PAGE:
Stories Behind the Portraits: Robert Stewart Thomas

George Caleb Bingham, Reverend Dr Robert Stewart Thomas, 1849

George Caleb Bingham, Reverend Dr. Robert Stewart Thomas, 1849
Oil on canvas 30 x 25 inches
Unlocated

George Caleb Bingham’s father-in-law, Reverend Robert Stewart Thomas (1805-1859), was “a tall man…above six feet in height, but a stoop… diminished his stature … His limbs were not fleshy, in fact, they were inclined to be lean – and though he was moderately strong, there was not the appearance of strength.  His hair was rather short, without gray, moderately thick and hung down the side of his head, lank, black and oily…He was spoken of as a great scholar, a splendid logician, and a man of wide learning,” but he also a man with “kindliness of heart.”[1]

He was born on June 25, 1805, in Scott County, Kentucky, to the state’s treasurer, John Pendleton Thomas (1761-1832), and to the former Lucy Thurston (1765-1816). Though raised as a Presbyterian, when he was 16, he chose to be a Baptist. Robert graduated from Transylvania University in 1823, and a year later from Yale, with a master’s degree. He was 19. He returned to Kentucky.  That same year, in Bourbon County, he became a licensed Baptist preacher and married 15-year-old Elvira Johnston (1809-1871), a daughter of William Henry Johnston (1776-1850), a well-to-do planter and merchant, and his wife Rachel Spears (1787-1850). Elvira’s older sister, Elizabeth Keller Johnston (1802-1827), had also married at 15. Her husband was David McClanahan Hickman (1788-1851).[2]

George Caleb Bingham, Elvira Johnston (Mrs. Robert Stewart Thomas Elvira Johnston ,1849

George Caleb Bingham, Elvira Johnston (Mrs. Robert Stewart Thomas Elvira Johnston,1849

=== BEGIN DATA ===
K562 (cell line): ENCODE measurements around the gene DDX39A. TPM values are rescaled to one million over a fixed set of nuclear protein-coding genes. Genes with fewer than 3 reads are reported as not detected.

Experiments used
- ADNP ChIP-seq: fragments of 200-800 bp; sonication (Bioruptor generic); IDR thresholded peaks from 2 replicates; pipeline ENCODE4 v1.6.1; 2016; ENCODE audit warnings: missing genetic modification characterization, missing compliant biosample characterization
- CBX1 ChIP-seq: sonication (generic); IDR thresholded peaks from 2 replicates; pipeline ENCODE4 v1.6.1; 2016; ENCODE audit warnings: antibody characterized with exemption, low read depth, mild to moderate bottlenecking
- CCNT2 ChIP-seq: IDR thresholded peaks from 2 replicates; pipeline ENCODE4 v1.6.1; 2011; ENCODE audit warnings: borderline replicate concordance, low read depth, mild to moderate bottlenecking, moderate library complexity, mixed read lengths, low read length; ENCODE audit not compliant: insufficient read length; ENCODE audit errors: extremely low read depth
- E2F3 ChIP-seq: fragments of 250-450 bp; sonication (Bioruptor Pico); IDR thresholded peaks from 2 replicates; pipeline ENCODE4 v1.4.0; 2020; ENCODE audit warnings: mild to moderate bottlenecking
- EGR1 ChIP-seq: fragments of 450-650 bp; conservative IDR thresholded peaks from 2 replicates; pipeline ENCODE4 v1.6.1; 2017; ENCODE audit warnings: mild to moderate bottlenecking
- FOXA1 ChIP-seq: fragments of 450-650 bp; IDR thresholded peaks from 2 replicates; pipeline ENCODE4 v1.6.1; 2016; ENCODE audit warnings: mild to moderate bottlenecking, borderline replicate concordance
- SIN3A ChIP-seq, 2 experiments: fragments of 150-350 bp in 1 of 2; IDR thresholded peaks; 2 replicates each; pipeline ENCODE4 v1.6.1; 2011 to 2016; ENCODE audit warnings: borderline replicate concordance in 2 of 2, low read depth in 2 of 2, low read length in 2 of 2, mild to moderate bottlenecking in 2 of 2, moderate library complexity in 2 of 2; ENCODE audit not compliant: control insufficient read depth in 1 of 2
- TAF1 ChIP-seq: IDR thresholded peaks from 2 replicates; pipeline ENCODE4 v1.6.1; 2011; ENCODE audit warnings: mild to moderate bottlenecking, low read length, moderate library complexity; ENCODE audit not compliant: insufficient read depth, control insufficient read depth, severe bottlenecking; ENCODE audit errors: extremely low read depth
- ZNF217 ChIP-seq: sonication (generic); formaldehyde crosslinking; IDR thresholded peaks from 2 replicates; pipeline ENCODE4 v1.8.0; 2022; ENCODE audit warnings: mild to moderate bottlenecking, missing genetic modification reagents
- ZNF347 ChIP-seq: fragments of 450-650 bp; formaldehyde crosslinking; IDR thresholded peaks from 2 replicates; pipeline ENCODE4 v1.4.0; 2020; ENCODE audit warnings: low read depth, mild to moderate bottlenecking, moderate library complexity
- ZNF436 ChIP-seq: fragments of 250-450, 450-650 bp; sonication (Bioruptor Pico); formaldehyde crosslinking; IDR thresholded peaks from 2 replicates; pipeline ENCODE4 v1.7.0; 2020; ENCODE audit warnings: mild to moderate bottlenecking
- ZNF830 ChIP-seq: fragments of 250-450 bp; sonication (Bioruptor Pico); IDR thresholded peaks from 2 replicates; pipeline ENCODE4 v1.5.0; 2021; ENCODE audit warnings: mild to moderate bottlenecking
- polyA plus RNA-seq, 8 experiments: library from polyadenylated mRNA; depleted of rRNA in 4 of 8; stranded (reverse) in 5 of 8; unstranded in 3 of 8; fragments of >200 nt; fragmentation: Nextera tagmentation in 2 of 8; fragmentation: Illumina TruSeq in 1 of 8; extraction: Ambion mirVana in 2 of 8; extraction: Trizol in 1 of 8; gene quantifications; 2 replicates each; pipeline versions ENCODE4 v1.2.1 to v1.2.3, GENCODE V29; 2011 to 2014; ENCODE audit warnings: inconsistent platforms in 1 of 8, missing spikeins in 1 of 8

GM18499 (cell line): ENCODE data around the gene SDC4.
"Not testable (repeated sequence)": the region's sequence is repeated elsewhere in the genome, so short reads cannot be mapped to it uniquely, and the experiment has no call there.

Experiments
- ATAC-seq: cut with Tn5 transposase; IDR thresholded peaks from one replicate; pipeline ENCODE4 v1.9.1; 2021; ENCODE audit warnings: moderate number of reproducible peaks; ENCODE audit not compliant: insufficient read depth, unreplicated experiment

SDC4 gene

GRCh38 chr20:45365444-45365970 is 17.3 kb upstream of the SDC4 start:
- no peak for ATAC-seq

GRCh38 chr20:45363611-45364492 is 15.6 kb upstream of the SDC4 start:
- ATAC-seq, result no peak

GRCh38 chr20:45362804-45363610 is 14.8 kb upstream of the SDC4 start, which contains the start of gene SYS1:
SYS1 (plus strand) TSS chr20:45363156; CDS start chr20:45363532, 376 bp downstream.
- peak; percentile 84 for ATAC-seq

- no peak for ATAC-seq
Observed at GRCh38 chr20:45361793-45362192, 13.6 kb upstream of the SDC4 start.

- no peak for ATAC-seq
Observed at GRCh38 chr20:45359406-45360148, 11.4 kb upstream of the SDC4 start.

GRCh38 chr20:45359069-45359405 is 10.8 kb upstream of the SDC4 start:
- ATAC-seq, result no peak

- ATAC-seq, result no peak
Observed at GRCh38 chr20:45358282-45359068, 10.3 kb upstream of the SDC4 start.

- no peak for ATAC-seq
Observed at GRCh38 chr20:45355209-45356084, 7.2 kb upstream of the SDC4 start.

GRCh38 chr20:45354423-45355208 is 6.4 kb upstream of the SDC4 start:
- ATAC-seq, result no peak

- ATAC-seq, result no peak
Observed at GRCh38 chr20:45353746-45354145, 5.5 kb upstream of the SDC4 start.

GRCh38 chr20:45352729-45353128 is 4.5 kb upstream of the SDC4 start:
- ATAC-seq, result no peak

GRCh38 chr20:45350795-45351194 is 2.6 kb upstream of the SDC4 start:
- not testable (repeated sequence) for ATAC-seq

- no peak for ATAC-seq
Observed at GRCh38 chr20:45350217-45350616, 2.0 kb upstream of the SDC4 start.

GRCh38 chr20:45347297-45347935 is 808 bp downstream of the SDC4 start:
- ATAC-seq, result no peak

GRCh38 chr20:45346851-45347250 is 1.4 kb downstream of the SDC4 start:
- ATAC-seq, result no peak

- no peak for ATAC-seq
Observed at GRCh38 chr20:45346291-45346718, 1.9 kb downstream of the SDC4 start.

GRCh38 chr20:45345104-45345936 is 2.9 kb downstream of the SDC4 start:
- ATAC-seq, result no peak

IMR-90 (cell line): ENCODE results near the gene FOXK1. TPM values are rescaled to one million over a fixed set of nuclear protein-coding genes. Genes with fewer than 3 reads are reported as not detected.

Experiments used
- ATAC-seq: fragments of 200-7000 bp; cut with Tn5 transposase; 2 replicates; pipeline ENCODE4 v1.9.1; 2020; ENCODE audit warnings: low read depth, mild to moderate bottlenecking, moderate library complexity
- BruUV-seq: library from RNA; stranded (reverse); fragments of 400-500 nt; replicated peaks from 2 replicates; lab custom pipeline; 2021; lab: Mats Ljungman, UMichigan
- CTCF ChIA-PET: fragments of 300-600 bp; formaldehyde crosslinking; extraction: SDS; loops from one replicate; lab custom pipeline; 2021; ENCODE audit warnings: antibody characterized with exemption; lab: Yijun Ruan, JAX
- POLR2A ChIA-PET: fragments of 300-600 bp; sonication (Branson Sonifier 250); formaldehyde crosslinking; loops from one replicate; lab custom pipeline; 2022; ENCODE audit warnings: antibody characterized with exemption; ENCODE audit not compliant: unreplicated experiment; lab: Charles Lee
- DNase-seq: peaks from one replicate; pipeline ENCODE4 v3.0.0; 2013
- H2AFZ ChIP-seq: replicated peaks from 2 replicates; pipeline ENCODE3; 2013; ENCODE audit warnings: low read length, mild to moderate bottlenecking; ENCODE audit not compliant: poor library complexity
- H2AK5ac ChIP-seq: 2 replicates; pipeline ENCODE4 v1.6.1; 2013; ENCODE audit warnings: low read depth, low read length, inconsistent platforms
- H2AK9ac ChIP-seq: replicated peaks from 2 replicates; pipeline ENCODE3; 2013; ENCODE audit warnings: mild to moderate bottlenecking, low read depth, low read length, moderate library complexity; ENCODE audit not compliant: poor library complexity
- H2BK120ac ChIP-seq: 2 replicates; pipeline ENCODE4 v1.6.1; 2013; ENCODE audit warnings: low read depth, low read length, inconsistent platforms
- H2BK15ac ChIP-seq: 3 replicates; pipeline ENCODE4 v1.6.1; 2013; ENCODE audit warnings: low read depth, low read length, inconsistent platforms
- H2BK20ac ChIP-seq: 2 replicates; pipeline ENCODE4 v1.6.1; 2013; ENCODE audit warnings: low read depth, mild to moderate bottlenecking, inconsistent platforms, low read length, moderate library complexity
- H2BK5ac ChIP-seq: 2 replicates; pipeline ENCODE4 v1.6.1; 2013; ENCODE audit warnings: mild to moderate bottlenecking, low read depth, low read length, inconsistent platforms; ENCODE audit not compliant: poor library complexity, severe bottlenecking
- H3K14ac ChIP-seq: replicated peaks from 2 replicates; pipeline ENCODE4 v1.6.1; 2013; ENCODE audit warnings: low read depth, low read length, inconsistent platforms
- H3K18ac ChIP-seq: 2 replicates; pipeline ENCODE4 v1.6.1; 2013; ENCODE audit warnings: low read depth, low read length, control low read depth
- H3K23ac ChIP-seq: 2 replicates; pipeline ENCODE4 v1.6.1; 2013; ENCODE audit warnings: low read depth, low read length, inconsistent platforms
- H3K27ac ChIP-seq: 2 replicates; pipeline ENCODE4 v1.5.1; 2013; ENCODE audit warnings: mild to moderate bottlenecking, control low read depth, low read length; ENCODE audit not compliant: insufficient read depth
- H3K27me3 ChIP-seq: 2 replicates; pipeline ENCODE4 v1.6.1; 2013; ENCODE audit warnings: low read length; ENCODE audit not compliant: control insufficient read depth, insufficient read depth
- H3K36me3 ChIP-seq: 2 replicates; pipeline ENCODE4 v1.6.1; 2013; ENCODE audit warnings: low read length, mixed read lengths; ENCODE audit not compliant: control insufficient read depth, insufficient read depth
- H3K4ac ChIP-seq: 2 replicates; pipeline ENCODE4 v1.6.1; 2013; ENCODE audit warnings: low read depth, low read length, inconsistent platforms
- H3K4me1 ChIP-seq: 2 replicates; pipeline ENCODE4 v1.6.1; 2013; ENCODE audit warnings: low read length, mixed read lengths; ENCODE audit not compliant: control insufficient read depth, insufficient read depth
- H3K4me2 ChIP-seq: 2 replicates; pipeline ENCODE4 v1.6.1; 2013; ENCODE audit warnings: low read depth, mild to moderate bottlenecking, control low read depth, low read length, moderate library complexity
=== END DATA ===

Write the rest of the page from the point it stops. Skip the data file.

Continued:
Oil on Canvas, 30 x 25 inches
William Jewell College

Image of George Caleb Bingham, Captain David McClanahan Hickman, ca. 1849

George Caleb Bingham, Captain David McClanahan Hickman, ca. 1849
Oil on Canvas, 30 x 25 inches
Private Collection

The Johnstons, Thomases, and Hickmans  all moved to Boone County, Missouri, in 1827. There they socialized with the most successful planters in the region. By 1829, the gentlemen of Boone County wanted to assure a fine education for their sons without the expense of sending them east. Hickman spearheaded the movement. He founded a private school named for the region where it was located, Bonne Femme Academy. For headmaster, Hickman chose his brother-in-law. In the ten years that Dr. Thomas was in charge, “no academy in the West was more noted for scholarship nor graduated in proportion to the number of graduates a larger number of useful and able men.”[3]

From Bonne Femme, Thomas moved to Columbia College, where he taught in the first years of the  1840s. In 1843, he became a professor of English Literature at the University of Missouri. Near the end of the decade, James Sidney Rollins, a state legislator and strong supporter of education, introduced a recently widowed friend, George Caleb Bingham, to Thomas’ eldest daughter, Eliza.  While courting her, Bingham painted portraits of  the Thomas family.  The artist and Eliza Thomas married on December 2, 1849.

Baptist leaders recruited Thomas in 1852 to lead a Baptist college to be built near the western Missouri border in the town of Liberty, Missouri. The college would be named William Jewell College in honor of a major donor and respected church elder.[4]